On the Edge of a Day

by Maura McElhone

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The only faintly worn path is hidden well; amidst the gated community of yet another exclusive La Jolla neighbourhood in San Diego, California, past the white-washed, hacienda style mansions, with the multiple-doored garages housing Porches, Jaguars and Mercedes; all of it framed by perfectly sculpted gardens. It never fails to amaze me how these homes, with every last square inch deliberated over and molded by man’s hand, how they can stand only metres from the effortless, natural magnificence of the cliffs.

They are nature’s sleeping giants, these cliffs. Despite their stillness, I approach them with a sense of anticipation; knowing from my previous visits that while standing as motionless as the rock beneath me, soon I will be moved, elevated to a place unreachable by even the most powerful of airplanes or helicopters.

When abroad, picturing the cliffs, I never see them from below. I am always on the ledge that juts out over Blacks Beach and I’m watching the sun set. The sunsets are what draw people to this place and if any further substantiation of their majesty were needed, a little further around the coast is a stretch specifically known as the Sunset Cliffs. But I prefer my own spot. I stand there squinting and I can feel the tears, first at the corners of my eyes and then running across the top of my cheekbones. They roll across, not down, and this much I can attribute to the wind. I’ve now flown thousands of miles and found myself here, standing on the edge of the world.

Four years on and still some of the most important words I’ve ever heard, are words which were spoken on this cliff-top. I was attending a sunset mass and, having found various excuses to miss every previous service, I decided I should attend the final one of the year. I had little over a month left of my study abroad experience and already the imminent goodbyes and my reluctant return to Ireland were daily clouds over otherwise sunny May days. Father JP was the first black priest I’d ever met and he was saying the mass. I found a somewhat even patch of ground on which to lay my green beach towel, and I took a seat amongst the other students and faculty members. As the sky behind him turned into a molten pouring of red, pink and orange, the Priest stood on the cliff edge. It was almost as if nature herself had silhouetted him, momentarily stealing away his eyes and mouth; those things which make him recognisable as Father JP. In those moments, it mattered only that we heard his voice. Seated there, with nothing but the thin green towel between myself and the mustard coloured earth, I listened to him say, “That which will remain true, must first be tested.” To my right sat an elderly couple. I’d watched earlier as he helped his wife keep her footing on the loose ground of the cliff top. Father JP continued, “Appreciate the now, but anticipate the future.” I watched as the old woman reached for her husband’s hand.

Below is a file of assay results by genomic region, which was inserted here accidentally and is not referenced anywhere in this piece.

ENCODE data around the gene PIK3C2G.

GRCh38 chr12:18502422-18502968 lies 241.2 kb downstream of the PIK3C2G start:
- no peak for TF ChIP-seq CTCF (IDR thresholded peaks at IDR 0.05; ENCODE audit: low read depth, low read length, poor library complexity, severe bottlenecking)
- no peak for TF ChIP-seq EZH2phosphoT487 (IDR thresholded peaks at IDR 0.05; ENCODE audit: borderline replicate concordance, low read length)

By now the sun had unraveled into a single ribbon of hot pink stretched across the horizon, separating the Pacific Ocean from the evening sky. I watched it hover there, cresting on the last inhale of day. The breeze wasn’t that cold, but the hairs on my arms stood straight up as the day’s final breath called all of nature to its attention.

I have been back to San Diego many times since, and always try to make a point of visiting these cliffs. When I stand there, I stand close enough to the edge that I can scuff the dirt with my toe and watch the breeze pick up the yellow dust, carrying it down the coastline. I imagine the pebbles which disappear off the edge, rediscovering long-lost bed-fellows on the sand below. I can taste the salt air on my lips. Even in fingers busy gripping the cuffs of the sweater I’ve pulled over my hands, I feel it. Such is the strength of my grasp on life when standing on that precipice.





Maura McElhone is a graduate of the MA Writing programme at the National University of Ireland Galway. Born and raised on Ireland’s North West coast, she spent a year studying abroad at the University of California San Diego in 2004-2005. It is her dream to one day make the permanent move to the U.S. state which has since become her most important creative muse.

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